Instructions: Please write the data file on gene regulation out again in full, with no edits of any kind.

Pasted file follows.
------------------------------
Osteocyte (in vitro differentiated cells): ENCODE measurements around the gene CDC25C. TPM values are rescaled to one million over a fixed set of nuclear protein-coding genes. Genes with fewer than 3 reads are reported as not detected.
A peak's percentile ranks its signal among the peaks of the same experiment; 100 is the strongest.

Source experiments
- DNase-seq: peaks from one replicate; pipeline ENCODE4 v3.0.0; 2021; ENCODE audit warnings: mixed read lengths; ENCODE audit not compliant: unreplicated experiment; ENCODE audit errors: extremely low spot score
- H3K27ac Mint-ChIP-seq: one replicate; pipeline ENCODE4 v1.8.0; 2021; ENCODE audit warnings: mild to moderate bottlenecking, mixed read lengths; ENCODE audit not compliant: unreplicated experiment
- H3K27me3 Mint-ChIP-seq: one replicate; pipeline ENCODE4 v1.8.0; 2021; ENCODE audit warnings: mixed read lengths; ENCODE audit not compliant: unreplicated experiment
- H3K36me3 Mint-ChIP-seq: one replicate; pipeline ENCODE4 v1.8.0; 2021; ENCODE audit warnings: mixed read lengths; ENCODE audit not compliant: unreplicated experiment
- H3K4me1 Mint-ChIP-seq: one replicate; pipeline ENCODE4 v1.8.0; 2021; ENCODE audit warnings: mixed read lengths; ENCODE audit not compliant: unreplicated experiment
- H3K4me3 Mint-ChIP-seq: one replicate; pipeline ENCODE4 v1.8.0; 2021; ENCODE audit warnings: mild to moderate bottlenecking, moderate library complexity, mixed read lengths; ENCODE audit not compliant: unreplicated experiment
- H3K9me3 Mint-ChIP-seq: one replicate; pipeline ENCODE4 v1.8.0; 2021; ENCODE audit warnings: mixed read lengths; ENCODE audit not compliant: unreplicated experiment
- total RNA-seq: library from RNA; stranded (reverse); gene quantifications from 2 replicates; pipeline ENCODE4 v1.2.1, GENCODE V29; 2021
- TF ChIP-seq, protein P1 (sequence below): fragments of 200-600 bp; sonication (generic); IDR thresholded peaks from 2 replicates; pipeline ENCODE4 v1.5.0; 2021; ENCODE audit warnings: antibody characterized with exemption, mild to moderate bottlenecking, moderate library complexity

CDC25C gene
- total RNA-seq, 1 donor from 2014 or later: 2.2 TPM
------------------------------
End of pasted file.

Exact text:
Osteocyte (in vitro differentiated cells): ENCODE measurements around the gene CDC25C. TPM values are rescaled to one million over a fixed set of nuclear protein-coding genes. Genes with fewer than 3 reads are reported as not detected.
A peak's percentile ranks its signal among the peaks of the same experiment; 100 is the strongest.

Source experiments
- DNase-seq: peaks from one replicate; pipeline ENCODE4 v3.0.0; 2021; ENCODE audit warnings: mixed read lengths; ENCODE audit not compliant: unreplicated experiment; ENCODE audit errors: extremely low spot score
- H3K27ac Mint-ChIP-seq: one replicate; pipeline ENCODE4 v1.8.0; 2021; ENCODE audit warnings: mild to moderate bottlenecking, mixed read lengths; ENCODE audit not compliant: unreplicated experiment
- H3K27me3 Mint-ChIP-seq: one replicate; pipeline ENCODE4 v1.8.0; 2021; ENCODE audit warnings: mixed read lengths; ENCODE audit not compliant: unreplicated experiment
- H3K36me3 Mint-ChIP-seq: one replicate; pipeline ENCODE4 v1.8.0; 2021; ENCODE audit warnings: mixed read lengths; ENCODE audit not compliant: unreplicated experiment
- H3K4me1 Mint-ChIP-seq: one replicate; pipeline ENCODE4 v1.8.0; 2021; ENCODE audit warnings: mixed read lengths; ENCODE audit not compliant: unreplicated experiment
- H3K4me3 Mint-ChIP-seq: one replicate; pipeline ENCODE4 v1.8.0; 2021; ENCODE audit warnings: mild to moderate bottlenecking, moderate library complexity, mixed read lengths; ENCODE audit not compliant: unreplicated experiment
- H3K9me3 Mint-ChIP-seq: one replicate; pipeline ENCODE4 v1.8.0; 2021; ENCODE audit warnings: mixed read lengths; ENCODE audit not compliant: unreplicated experiment
- total RNA-seq: library from RNA; stranded (reverse); gene quantifications from 2 replicates; pipeline ENCODE4 v1.2.1, GENCODE V29; 2021
- TF ChIP-seq, protein P1 (sequence below): fragments of 200-600 bp; sonication (generic); IDR thresholded peaks from 2 replicates; pipeline ENCODE4 v1.5.0; 2021; ENCODE audit warnings: antibody characterized with exemption, mild to moderate bottlenecking, moderate library complexity

CDC25C gene
- total RNA-seq, 1 donor from 2014 or later: 2.2 TPM